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New Study: Liberals More Open Than Conservatives Online

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All blogs were not created equal.

Many liberal blogs, it turns out, were created with platforms to host multiple authors and share attention with guest contributors. Conservative blogs, in contrast, often use technologies highlighting a single author -- while consigning guests to the digital equivalent of a newspaper's classified section. Those are some key findings of a forthcoming study by researchers from Harvard, Yale and Berkeley, "A Tale of Two Blogospheres," which disputes several conventional views of political blogs (charts summarizing the comparisons are viewable here).

The dominant academic literature posits an ideologically symmetrical blogosphere -- an arena where liberals and conservatives practice similar writing, linking and mobilization tactics. The political and media establishment, meanwhile, tend to treat blogs as an isolated medium for political polarization. In this narrative, blogs are a digital refuge for the radical pacifists and tea party insurgents stuck at the margins of their own parties.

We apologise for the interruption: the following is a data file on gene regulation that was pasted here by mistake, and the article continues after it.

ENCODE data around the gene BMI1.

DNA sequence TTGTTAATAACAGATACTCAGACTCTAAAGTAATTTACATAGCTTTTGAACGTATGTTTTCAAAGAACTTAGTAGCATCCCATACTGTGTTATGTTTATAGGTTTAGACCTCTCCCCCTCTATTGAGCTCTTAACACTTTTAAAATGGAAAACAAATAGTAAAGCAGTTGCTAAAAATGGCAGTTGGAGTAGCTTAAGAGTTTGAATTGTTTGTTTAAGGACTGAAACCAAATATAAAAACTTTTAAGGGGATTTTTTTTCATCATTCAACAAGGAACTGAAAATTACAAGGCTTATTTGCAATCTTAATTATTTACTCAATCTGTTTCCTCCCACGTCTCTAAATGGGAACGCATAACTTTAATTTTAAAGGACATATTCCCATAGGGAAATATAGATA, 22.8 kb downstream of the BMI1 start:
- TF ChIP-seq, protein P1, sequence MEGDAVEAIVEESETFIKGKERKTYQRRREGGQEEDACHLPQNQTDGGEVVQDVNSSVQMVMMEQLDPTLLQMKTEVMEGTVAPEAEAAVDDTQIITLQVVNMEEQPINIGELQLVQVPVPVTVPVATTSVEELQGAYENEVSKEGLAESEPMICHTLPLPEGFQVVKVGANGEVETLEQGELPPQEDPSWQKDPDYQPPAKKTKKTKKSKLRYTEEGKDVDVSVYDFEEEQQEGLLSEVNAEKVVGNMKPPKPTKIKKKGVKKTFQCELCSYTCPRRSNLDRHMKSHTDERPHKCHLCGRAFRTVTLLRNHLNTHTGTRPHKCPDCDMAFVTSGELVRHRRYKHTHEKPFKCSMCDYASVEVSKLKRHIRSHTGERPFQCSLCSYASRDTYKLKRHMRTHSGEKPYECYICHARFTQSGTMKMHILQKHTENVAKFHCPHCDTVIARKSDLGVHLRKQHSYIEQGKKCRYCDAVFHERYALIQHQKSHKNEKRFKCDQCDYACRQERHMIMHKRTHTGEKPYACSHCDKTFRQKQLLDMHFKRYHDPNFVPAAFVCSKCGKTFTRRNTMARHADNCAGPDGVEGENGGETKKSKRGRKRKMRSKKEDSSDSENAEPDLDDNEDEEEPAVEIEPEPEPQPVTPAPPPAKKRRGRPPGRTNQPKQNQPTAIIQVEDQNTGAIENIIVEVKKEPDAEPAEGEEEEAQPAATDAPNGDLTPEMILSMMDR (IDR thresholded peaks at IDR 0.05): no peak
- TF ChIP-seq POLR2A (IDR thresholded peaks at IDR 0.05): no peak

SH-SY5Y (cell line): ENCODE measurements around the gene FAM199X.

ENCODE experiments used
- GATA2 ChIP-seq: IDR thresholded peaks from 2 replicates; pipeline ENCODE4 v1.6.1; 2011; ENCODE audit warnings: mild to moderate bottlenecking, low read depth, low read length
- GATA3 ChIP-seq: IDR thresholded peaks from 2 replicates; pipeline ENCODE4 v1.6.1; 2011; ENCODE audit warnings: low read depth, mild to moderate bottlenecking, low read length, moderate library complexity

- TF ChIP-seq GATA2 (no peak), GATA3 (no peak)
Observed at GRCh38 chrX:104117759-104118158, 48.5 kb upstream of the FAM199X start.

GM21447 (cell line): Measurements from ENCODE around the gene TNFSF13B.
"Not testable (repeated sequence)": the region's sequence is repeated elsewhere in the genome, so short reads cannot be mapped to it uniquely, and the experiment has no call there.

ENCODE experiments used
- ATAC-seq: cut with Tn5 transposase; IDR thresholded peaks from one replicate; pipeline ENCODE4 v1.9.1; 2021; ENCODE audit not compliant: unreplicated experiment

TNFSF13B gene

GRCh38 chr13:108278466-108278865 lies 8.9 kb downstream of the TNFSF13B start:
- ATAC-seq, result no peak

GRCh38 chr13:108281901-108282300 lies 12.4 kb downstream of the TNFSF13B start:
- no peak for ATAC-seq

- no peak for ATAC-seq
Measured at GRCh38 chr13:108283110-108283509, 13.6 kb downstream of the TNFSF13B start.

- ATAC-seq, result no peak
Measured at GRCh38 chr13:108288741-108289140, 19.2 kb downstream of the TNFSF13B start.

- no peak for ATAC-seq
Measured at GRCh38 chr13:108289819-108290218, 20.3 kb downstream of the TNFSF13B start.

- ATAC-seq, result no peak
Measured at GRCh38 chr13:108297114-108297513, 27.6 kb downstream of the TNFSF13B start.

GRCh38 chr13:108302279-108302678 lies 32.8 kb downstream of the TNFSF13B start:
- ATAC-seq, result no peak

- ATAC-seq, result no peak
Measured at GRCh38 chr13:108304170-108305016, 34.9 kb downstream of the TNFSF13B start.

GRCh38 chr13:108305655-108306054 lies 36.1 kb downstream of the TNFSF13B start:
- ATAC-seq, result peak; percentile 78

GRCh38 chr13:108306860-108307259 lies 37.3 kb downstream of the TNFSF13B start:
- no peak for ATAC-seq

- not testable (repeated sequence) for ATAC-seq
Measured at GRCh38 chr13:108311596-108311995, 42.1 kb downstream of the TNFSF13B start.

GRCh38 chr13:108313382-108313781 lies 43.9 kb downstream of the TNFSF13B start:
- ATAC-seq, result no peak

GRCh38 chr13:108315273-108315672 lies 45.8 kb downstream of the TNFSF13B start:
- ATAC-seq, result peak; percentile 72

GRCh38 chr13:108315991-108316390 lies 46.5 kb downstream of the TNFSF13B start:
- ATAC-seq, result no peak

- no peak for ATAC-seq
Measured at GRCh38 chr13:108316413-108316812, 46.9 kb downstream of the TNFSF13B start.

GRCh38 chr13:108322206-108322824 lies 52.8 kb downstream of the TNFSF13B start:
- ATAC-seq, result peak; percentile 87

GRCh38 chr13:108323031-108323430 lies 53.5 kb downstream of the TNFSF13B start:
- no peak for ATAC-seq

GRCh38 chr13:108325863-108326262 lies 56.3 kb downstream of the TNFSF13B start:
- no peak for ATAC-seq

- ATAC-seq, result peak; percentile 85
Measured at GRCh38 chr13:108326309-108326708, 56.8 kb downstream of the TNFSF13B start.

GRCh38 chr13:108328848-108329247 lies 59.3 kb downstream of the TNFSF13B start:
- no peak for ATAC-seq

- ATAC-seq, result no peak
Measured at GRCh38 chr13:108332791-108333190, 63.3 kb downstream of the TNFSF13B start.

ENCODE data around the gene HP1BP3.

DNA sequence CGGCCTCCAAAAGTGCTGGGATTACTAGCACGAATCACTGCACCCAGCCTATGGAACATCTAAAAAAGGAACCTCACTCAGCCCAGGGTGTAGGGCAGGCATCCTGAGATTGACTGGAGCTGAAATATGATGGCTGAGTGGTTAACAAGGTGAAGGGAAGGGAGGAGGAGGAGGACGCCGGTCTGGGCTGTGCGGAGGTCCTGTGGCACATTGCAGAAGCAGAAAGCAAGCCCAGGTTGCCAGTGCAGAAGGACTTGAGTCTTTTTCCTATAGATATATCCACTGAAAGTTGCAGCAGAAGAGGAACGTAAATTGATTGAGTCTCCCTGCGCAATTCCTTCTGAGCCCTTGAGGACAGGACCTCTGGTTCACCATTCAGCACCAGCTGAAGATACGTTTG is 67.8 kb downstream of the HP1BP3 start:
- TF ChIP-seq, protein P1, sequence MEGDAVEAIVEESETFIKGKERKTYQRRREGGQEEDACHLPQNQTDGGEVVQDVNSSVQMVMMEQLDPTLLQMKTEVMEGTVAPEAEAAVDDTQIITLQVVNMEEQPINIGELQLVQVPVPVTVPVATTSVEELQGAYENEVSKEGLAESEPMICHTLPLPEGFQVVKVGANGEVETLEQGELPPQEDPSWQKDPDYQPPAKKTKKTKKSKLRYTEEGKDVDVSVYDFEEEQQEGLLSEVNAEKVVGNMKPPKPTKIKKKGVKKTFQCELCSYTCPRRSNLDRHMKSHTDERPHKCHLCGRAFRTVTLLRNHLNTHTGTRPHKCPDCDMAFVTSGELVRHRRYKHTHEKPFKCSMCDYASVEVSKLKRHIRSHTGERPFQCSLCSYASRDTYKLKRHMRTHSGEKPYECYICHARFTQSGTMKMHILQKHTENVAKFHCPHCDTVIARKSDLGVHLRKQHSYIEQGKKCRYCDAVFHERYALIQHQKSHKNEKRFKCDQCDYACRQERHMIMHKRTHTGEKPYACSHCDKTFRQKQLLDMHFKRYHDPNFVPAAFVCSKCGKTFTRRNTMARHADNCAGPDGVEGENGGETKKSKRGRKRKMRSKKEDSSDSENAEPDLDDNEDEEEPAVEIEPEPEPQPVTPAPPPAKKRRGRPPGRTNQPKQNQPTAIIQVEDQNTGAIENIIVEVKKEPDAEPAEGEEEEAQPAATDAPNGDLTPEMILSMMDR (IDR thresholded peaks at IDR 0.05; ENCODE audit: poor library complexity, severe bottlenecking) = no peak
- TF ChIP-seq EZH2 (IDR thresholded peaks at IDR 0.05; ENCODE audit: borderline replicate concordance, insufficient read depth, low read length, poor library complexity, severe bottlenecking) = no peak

The first premise is wrong, according to the study's findings, and the second misses the mark, which suggests consequences for politicos across the spectrum.

The study, conducted by Yochai Benkler, Aaron Shaw and Victoria Stodden and obtained before publication by The Nation, began with a content and technological analysis of 155 leading political blogs during two weeks of the 2008 presidential election.

One of the most striking findings is structural: liberal blogs provide audience participation options at triple the rate of conservative sites. That means visitors to progressive sites are more empowered to contribute entire posts to the "front page," and more likely to have their contributions or comments highlighted before potentially hundreds of thousands of readers.

The popular site DailyKos, for example, has over 160,000 registered users. On a traditional media site, those people would be relegated to commenting at the bottom of articles. Yet on DailyKos's platform, every registered user can write guest entries. Social voting allows the community to pick favorite guest posts, which are featured on the main page. That kind of deep audience production and interaction is one reason that Daily Kos's traffic, which tops 4 million page views a week, rivals the sites of many newspapers. In the blogosphere study, this kind of amateur writing is distinguished as "secondary content," in contrast to the "primary content" by bloggers who control the means of production. And on this score, again, the study found that liberals are more into amplifying voices from the crowd.

"The Left adopts more fluid and permeable boundaries between primary and secondary content," the study concludes.

Spotlighting audience contributions tends to give more political voice to "non-elites," explains Aaron Shaw, who co-authored the study while working on his sociology PhD at Berkeley. Shaw believes these formats could spread well beyond the lefty blogosphere. "America's entire public sphere could look very different in twenty years if these type of sites catch on," Shaw told me. So far, however, user contributions haven't even caught on across the aisle.